New research has found that heavy drinking could be associated with a higher risk of developing dementia.
The study looked at over one million adults diagnosed with dementia in France between 2008 and 2013.
Researchers from various organisations, including The Centre for Addiction and Mental Health in Toronto, studied the link between alcohol-related disorders and the development of all types of dementia, including Alzheimer's.
They found that alcohol use disorders were the most important preventable risk factors for the onset of dementia, and early-onset dementia in particular.
The study, which was published in The Lancet Public Health journal, found that 57% of the the 57,353 cases of early-onset dementia (before age 65), most were either alcohol-related by definition or had an additional diagnosis of alcohol-related disorders.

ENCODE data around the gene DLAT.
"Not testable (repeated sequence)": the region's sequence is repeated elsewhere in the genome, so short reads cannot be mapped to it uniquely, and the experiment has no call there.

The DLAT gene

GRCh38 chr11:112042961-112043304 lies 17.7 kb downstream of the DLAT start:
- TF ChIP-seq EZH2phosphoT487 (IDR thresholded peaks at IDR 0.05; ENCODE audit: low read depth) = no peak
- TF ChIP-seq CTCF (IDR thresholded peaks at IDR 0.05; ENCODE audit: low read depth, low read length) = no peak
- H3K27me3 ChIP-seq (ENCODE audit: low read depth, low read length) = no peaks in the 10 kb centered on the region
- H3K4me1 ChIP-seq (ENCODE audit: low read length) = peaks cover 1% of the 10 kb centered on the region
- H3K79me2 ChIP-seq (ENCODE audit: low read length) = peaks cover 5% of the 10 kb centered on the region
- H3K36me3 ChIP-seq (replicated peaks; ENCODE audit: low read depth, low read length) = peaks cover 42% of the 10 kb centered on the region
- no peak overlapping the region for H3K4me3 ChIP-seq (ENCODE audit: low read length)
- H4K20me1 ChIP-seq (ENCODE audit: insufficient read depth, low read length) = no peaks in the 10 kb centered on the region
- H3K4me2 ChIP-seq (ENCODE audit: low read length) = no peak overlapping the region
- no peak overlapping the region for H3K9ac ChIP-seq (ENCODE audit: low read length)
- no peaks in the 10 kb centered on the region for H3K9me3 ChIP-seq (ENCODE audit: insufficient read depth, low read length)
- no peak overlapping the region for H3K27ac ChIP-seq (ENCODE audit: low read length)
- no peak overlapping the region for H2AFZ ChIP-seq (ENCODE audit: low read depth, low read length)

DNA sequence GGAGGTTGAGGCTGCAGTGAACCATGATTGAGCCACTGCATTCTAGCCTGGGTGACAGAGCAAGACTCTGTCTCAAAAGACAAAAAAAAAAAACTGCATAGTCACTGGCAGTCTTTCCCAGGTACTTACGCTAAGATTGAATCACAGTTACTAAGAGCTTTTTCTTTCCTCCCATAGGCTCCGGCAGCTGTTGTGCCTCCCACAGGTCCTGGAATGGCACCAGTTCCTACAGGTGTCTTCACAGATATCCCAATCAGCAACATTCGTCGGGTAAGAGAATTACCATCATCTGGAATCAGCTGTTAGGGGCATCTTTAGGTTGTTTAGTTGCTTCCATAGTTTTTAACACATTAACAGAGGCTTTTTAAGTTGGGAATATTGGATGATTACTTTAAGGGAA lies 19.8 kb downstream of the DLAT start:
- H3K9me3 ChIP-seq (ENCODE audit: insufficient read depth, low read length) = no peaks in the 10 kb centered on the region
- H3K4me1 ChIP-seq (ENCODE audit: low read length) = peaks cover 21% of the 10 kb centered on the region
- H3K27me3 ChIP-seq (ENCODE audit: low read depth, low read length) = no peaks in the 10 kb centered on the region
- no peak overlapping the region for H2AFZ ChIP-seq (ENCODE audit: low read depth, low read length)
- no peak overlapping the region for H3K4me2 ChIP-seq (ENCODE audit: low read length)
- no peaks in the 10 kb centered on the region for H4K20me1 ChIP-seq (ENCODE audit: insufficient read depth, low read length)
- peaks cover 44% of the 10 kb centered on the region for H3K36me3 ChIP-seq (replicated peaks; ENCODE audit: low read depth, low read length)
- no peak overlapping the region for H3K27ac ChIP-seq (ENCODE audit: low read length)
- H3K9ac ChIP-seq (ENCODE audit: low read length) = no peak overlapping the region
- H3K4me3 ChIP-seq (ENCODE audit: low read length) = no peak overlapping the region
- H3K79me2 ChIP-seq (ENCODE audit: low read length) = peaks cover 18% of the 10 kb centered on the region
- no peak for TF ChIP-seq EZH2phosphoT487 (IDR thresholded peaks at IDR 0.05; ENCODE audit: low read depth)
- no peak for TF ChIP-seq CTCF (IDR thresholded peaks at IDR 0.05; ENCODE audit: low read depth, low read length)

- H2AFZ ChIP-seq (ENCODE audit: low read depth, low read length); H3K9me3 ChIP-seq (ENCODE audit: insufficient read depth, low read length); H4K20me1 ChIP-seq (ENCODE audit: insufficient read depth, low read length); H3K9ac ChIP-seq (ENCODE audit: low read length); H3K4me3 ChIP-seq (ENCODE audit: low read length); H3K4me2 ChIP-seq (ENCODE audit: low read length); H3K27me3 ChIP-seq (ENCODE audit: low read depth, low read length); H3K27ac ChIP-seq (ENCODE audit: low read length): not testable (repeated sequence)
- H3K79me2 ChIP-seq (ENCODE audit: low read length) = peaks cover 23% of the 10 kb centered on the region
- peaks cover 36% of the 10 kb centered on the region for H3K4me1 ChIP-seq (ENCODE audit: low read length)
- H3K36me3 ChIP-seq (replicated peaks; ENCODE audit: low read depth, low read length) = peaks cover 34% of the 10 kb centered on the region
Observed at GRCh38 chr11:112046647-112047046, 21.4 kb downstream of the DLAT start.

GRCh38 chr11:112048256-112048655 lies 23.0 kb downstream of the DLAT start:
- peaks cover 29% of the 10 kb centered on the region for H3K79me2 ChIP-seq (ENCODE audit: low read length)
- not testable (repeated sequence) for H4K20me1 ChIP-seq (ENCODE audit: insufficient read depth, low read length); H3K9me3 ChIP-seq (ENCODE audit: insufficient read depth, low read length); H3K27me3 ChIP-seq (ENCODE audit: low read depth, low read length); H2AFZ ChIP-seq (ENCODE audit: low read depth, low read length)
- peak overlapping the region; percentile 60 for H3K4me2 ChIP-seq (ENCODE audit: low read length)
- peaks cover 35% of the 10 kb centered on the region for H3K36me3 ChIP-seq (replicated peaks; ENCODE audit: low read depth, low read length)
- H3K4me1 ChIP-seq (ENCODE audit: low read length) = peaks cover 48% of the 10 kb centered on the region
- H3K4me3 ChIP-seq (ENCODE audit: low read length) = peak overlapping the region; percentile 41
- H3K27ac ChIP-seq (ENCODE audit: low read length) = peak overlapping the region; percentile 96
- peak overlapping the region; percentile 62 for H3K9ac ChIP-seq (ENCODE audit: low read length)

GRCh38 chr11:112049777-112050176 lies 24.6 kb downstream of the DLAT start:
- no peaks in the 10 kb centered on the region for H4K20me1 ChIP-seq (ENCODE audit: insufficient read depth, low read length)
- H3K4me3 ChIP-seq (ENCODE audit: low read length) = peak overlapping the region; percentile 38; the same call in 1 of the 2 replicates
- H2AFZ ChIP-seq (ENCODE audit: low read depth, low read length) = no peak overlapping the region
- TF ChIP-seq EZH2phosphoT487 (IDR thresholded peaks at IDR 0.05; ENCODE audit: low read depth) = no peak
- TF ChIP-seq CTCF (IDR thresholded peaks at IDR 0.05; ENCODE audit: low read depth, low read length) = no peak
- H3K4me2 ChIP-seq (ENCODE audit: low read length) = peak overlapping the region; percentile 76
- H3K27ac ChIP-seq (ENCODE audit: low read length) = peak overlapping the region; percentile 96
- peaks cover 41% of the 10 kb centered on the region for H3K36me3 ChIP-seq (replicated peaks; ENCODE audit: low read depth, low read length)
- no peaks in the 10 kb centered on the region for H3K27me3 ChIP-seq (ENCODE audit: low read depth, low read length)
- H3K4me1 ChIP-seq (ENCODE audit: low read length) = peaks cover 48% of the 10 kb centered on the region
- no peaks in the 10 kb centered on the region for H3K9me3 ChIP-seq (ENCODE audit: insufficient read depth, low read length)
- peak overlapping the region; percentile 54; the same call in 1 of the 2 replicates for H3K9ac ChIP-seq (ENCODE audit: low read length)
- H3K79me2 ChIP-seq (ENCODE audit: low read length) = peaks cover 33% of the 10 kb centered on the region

Dr Jurgen Rehm, co-author of the study, said: "The findings indicate that heavy drinking and alcohol use disorders are the most important risk factors for dementia, and especially important for those types of dementia which start before age 65, and which lead to premature deaths."
Rehm added that alcohol-related disorders can shorten life expectancy by over 20 years, and that one of the leading causes of death for these patients is dementia.
The study concluded that screening for heavy drinking should be part of regular medical care, and that intervention or treatment should be offered when necessary.
According to the World Health Organisation (WHO), heavy drinking is defined as consuming approximately four to five standard drinks per day for men and, on average, three drinks per day for women.